Just went through this ... the "rules" are all over the place. Plumber says one thing ... town another. Propane company another. Then it all changes depending on who comes out.

    The flex SS with cover is allowed almost everywhere inside -- I did not want it used in some areas that I will not be able to get to after construction .... like a spray foam insulated floor over an insulated slab. Across a ceiling in the kitchen. They used black pipe. Flex in the crawl space, basement. No copper -- only allowed on exposed small systems with above ground tank.

    I even had issues with the main line from the tank --- propane company said to run 2" water line in trench to the house for future propane fish when doing all the services. The project was delayed and they sent a guy who said "not allowed" ... had to get propane company rep and inspector out to look at it. Both looked at it and said that was the way they always did it years back when any rocks around?

    My dad had the same issues with running a conduit for the propane line.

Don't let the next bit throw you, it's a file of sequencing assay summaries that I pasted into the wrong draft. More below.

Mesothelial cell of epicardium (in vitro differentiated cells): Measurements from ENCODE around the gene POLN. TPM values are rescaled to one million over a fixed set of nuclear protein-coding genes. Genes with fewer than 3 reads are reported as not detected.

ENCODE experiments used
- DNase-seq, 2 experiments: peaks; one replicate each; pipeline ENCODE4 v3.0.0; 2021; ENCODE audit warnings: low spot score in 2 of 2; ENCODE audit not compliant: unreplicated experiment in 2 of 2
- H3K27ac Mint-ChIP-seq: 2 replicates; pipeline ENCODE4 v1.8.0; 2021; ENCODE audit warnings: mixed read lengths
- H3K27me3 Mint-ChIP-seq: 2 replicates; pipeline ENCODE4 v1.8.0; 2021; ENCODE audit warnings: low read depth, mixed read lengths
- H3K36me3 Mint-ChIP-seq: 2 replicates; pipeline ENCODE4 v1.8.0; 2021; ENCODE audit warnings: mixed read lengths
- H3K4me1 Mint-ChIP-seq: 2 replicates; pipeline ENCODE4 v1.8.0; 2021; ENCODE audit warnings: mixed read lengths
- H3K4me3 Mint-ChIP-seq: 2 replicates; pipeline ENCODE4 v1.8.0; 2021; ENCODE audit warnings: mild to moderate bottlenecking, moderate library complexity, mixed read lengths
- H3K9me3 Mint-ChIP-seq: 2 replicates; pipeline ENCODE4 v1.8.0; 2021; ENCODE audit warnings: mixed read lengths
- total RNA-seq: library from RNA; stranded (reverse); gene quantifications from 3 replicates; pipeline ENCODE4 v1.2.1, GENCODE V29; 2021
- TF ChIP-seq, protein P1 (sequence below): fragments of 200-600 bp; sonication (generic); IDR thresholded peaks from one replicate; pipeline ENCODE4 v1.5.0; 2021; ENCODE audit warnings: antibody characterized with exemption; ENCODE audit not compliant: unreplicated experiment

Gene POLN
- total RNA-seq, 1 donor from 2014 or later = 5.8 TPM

Some said it wasn't allowed, propane company said it's fine.

    I wish we had some kind of rule book to go by so everyone would agree.................
    Single pipe quasi-vapor system. Typical operating pressure 0.14 - 0.43 oz. EcoSteam ES-20 Advanced Control for Residential Steam boilers. Rectorseal Steamaster water treatment
  • ratio
    ratio Member Posts: 2,823
    That's the beauty of standards. There are so many to choose from!
  • Solid_Fuel_Man
    Solid_Fuel_Man Member Posts: 2,260
    The whole thing with a conduit (raceway) for propane or NG for that matter, is the danger of a leak following the conduit into the structure. I always seal the end into the structure, and leave the outdoor end (usually at the tank) open and the inspector is happy. Well now water will fill it up and freeze.....

    Seems we would seal both ends, if there is a leak well....if it were direct burial it will still find it's way into the building.